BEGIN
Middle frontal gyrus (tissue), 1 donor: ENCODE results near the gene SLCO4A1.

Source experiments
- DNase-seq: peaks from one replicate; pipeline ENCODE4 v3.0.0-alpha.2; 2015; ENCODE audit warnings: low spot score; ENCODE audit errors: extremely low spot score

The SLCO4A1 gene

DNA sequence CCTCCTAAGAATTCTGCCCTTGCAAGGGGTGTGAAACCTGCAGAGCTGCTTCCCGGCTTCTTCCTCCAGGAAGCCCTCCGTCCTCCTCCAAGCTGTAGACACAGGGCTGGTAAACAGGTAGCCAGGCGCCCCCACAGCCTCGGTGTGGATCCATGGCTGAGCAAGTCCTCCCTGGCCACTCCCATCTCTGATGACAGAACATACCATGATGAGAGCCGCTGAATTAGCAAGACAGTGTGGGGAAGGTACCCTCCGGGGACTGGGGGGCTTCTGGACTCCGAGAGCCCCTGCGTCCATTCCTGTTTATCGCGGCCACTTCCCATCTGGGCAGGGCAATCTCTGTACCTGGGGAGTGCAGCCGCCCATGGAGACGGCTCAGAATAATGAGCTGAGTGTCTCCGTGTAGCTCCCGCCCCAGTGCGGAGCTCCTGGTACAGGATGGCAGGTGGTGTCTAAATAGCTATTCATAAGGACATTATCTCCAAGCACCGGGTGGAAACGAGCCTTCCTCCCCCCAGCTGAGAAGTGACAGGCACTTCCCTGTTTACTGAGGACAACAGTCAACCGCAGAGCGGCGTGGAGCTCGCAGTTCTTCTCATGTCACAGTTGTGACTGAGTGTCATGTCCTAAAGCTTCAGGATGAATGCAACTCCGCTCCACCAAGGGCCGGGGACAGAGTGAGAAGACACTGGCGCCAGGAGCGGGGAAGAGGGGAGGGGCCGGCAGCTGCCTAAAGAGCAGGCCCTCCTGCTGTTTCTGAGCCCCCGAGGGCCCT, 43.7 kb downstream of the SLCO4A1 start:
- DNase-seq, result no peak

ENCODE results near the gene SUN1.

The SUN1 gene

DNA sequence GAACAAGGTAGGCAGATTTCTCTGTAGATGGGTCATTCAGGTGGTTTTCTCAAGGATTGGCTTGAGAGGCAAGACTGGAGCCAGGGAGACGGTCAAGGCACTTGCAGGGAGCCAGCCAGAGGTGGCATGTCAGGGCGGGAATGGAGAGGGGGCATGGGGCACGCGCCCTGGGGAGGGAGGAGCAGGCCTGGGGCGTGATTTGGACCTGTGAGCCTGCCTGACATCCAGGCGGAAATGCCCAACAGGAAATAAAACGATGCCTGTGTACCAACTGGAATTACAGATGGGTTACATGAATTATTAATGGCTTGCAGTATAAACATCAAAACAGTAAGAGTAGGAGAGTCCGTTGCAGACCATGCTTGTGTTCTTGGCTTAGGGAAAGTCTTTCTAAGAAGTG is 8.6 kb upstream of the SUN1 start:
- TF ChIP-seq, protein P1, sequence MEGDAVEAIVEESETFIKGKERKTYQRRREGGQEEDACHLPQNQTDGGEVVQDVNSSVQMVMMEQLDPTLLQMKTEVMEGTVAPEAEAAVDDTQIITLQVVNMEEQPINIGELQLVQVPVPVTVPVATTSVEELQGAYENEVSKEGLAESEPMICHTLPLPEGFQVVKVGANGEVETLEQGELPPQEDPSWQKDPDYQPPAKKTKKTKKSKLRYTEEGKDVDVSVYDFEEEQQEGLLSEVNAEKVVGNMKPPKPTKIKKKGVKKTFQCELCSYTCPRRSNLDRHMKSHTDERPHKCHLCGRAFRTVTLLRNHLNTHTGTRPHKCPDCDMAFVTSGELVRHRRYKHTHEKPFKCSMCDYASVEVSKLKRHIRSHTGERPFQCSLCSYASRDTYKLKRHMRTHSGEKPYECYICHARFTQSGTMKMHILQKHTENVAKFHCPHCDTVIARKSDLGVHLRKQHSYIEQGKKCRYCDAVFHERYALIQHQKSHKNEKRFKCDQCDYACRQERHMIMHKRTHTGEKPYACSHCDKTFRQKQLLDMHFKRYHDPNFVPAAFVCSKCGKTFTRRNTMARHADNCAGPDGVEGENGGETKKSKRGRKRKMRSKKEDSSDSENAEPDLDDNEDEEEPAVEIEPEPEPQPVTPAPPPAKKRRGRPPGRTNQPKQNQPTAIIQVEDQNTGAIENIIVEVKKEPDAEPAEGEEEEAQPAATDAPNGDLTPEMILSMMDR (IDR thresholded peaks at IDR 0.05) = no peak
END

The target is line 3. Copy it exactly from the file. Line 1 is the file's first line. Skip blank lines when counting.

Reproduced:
- DNase-seq: peaks from one replicate; pipeline ENCODE4 v3.0.0-alpha.2; 2015; ENCODE audit warnings: low spot score; ENCODE audit errors: extremely low spot score